The Washington Post reports:
Five key members of the U.S. women’s soccer team have filed a federal complaint against the U.S. Soccer Federation to the Equal Employment Opportunity Commission, alleging wage discrimination. In the complaint, the players cite USSF figures from last year showing that they were paid nearly four times less than men’s players despite generating much more revenue.
My first reaction to this story was that there is no issue if a national team of one gender is paid less than a national team of the other gender.
I imagine NZ has a men’s netball team. No one would expect that team to be paid as much as the Silver Ferns. Likewise I doubt anyone expects the Black Ferns to be paid as much as the All Blacks.
The team that attracts the most spectators and viewers is the one you expect to get paid more.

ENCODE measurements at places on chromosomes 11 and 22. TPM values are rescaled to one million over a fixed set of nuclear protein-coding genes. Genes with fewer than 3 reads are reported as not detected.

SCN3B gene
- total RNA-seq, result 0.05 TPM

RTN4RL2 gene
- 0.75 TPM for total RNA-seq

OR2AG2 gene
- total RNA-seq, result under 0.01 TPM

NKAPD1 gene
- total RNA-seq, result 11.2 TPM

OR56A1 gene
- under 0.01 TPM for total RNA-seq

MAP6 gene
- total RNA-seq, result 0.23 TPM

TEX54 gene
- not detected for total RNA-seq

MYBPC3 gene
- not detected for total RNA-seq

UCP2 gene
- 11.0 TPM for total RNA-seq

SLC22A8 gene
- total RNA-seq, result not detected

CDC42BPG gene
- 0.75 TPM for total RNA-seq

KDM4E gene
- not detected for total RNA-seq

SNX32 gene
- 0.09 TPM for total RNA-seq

However in this case, the female soccer players have a pretty good case:
The pay disparities exist even though the U.S. women have been successful not only on the field, but also at the ticket booth and in terms of television ratings. The team’s 5-2 win over Japan in last year’s World Cup final was the second-most-watched soccer match in U.S. television history, with 25.4 million viewers. That’s also the largest television audience for a game involving a U.S. national team; the biggest audience for a U.S. men’s game was 18.2 million for a USA-Portugal World Cup match in 2014.
The women’s team also has pulled in comparable revenue to the men’s team.
Their revenue is $50 million compared to $60 million, yet they get paid around 20% of the men. I think they have a very good case.